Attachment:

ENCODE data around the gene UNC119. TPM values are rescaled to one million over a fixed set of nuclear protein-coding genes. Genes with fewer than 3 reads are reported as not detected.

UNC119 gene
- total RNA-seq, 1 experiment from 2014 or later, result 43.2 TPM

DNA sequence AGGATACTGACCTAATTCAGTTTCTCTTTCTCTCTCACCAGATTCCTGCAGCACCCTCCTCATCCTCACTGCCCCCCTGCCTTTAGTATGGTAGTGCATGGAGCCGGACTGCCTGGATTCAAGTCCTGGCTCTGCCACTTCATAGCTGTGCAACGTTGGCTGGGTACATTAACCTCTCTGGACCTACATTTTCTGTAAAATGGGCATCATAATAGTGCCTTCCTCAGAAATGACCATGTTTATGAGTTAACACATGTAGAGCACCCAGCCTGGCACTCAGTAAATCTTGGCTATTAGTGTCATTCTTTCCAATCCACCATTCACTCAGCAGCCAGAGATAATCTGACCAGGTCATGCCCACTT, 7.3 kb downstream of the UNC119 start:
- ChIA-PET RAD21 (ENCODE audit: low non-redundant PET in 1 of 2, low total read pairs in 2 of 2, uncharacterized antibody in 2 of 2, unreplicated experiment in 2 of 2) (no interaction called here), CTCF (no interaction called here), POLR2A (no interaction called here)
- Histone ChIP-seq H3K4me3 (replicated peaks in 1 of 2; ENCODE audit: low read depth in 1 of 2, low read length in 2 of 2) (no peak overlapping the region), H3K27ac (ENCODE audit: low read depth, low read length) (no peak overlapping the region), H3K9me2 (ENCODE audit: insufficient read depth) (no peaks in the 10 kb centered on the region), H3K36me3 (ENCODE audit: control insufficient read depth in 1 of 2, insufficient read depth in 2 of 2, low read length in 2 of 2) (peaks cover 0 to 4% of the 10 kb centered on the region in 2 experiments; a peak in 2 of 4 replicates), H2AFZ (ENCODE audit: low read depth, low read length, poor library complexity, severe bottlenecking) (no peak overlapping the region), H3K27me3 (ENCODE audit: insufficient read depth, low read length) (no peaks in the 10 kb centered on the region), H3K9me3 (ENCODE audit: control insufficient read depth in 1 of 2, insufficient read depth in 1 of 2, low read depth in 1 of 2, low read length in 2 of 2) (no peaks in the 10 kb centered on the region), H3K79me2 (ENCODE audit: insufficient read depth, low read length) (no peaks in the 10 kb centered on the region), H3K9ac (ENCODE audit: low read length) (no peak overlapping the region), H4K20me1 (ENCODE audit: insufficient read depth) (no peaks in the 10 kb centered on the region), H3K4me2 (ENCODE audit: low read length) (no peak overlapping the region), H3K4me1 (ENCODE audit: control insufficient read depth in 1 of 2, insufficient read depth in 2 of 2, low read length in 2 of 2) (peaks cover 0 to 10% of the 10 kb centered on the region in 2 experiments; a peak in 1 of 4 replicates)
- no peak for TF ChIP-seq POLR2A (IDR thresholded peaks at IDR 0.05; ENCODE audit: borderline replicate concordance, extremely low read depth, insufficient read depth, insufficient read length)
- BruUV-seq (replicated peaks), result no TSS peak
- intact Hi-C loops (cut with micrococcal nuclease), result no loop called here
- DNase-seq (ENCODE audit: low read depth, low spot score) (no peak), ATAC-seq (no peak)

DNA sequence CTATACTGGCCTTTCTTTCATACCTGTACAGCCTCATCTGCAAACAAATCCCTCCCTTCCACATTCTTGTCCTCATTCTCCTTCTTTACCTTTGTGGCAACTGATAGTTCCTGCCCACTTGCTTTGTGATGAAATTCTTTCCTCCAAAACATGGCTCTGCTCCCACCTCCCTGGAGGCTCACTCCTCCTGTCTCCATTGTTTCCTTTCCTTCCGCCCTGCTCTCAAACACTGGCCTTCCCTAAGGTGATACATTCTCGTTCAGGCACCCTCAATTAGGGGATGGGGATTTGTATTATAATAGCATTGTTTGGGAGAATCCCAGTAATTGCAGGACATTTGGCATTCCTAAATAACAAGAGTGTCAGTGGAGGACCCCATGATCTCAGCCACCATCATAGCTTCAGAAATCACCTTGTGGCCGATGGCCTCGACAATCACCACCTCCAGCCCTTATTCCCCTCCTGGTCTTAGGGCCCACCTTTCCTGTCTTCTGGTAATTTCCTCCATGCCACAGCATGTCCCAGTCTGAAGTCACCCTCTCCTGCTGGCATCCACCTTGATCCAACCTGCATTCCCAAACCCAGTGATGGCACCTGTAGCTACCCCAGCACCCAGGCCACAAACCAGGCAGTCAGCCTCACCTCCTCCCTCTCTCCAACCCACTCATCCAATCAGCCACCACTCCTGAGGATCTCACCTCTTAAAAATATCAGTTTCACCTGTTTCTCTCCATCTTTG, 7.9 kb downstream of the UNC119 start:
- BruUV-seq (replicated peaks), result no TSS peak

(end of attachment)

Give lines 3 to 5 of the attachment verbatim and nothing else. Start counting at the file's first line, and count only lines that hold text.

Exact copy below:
- total RNA-seq, 1 experiment from 2014 or later, result 43.2 TPM

DNA sequence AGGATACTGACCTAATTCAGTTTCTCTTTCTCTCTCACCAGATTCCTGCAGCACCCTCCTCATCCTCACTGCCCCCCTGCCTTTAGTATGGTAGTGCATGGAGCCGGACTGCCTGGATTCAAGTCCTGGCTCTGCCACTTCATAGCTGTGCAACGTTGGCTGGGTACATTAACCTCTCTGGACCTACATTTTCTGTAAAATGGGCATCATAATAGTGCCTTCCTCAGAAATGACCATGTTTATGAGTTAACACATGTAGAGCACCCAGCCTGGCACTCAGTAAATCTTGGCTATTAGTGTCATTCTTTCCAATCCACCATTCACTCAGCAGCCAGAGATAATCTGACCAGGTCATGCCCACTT, 7.3 kb downstream of the UNC119 start:
- ChIA-PET RAD21 (ENCODE audit: low non-redundant PET in 1 of 2, low total read pairs in 2 of 2, uncharacterized antibody in 2 of 2, unreplicated experiment in 2 of 2) (no interaction called here), CTCF (no interaction called here), POLR2A (no interaction called here)